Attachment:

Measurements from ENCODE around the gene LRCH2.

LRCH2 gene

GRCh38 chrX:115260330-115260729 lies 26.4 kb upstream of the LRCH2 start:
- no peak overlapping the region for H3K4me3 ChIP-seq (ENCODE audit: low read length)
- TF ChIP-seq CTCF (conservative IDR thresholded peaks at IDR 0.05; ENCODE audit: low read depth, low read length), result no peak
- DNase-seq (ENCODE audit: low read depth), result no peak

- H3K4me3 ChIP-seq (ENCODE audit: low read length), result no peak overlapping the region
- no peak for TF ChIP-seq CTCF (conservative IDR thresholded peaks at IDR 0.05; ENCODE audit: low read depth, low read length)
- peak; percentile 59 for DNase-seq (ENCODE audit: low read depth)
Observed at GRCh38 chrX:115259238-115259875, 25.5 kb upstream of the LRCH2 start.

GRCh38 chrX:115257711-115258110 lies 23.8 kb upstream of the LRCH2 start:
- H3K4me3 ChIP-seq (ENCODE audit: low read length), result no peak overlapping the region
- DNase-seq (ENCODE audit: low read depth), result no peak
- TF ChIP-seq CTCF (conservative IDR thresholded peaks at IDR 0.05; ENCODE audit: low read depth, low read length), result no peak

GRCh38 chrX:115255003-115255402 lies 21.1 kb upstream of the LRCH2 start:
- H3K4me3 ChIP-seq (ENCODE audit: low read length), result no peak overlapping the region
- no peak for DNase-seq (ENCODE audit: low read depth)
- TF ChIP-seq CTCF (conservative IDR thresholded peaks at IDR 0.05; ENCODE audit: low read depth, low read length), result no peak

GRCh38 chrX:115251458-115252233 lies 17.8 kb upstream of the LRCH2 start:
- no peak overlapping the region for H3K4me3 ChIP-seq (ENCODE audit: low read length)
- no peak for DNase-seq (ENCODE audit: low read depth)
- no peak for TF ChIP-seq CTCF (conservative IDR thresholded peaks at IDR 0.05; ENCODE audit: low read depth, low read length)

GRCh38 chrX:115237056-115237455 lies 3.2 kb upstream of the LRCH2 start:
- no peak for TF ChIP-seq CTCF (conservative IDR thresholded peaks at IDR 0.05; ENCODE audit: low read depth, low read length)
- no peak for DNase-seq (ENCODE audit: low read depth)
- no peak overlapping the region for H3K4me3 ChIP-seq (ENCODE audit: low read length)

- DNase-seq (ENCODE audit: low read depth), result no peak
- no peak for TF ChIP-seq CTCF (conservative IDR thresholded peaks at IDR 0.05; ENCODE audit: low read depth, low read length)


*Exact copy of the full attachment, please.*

Measurements from ENCODE around the gene LRCH2.

LRCH2 gene

GRCh38 chrX:115260330-115260729 lies 26.4 kb upstream of the LRCH2 start:
- no peak overlapping the region for H3K4me3 ChIP-seq (ENCODE audit: low read length)
- TF ChIP-seq CTCF (conservative IDR thresholded peaks at IDR 0.05; ENCODE audit: low read depth, low read length), result no peak
- DNase-seq (ENCODE audit: low read depth), result no peak

- H3K4me3 ChIP-seq (ENCODE audit: low read length), result no peak overlapping the region
- no peak for TF ChIP-seq CTCF (conservative IDR thresholded peaks at IDR 0.05; ENCODE audit: low read depth, low read length)
- peak; percentile 59 for DNase-seq (ENCODE audit: low read depth)
Observed at GRCh38 chrX:115259238-115259875, 25.5 kb upstream of the LRCH2 start.

GRCh38 chrX:115257711-115258110 lies 23.8 kb upstream of the LRCH2 start:
- H3K4me3 ChIP-seq (ENCODE audit: low read length), result no peak overlapping the region
- DNase-seq (ENCODE audit: low read depth), result no peak
- TF ChIP-seq CTCF (conservative IDR thresholded peaks at IDR 0.05; ENCODE audit: low read depth, low read length), result no peak

GRCh38 chrX:115255003-115255402 lies 21.1 kb upstream of the LRCH2 start:
- H3K4me3 ChIP-seq (ENCODE audit: low read length), result no peak overlapping the region
- no peak for DNase-seq (ENCODE audit: low read depth)
- TF ChIP-seq CTCF (conservative IDR thresholded peaks at IDR 0.05; ENCODE audit: low read depth, low read length), result no peak

GRCh38 chrX:115251458-115252233 lies 17.8 kb upstream of the LRCH2 start:
- no peak overlapping the region for H3K4me3 ChIP-seq (ENCODE audit: low read length)
- no peak for DNase-seq (ENCODE audit: low read depth)
- no peak for TF ChIP-seq CTCF (conservative IDR thresholded peaks at IDR 0.05; ENCODE audit: low read depth, low read length)

GRCh38 chrX:115237056-115237455 lies 3.2 kb upstream of the LRCH2 start:
- no peak for TF ChIP-seq CTCF (conservative IDR thresholded peaks at IDR 0.05; ENCODE audit: low read depth, low read length)
- no peak for DNase-seq (ENCODE audit: low read depth)
- no peak overlapping the region for H3K4me3 ChIP-seq (ENCODE audit: low read length)

- DNase-seq (ENCODE audit: low read depth), result no peak
- no peak for TF ChIP-seq CTCF (conservative IDR thresholded peaks at IDR 0.05; ENCODE audit: low read depth, low read length)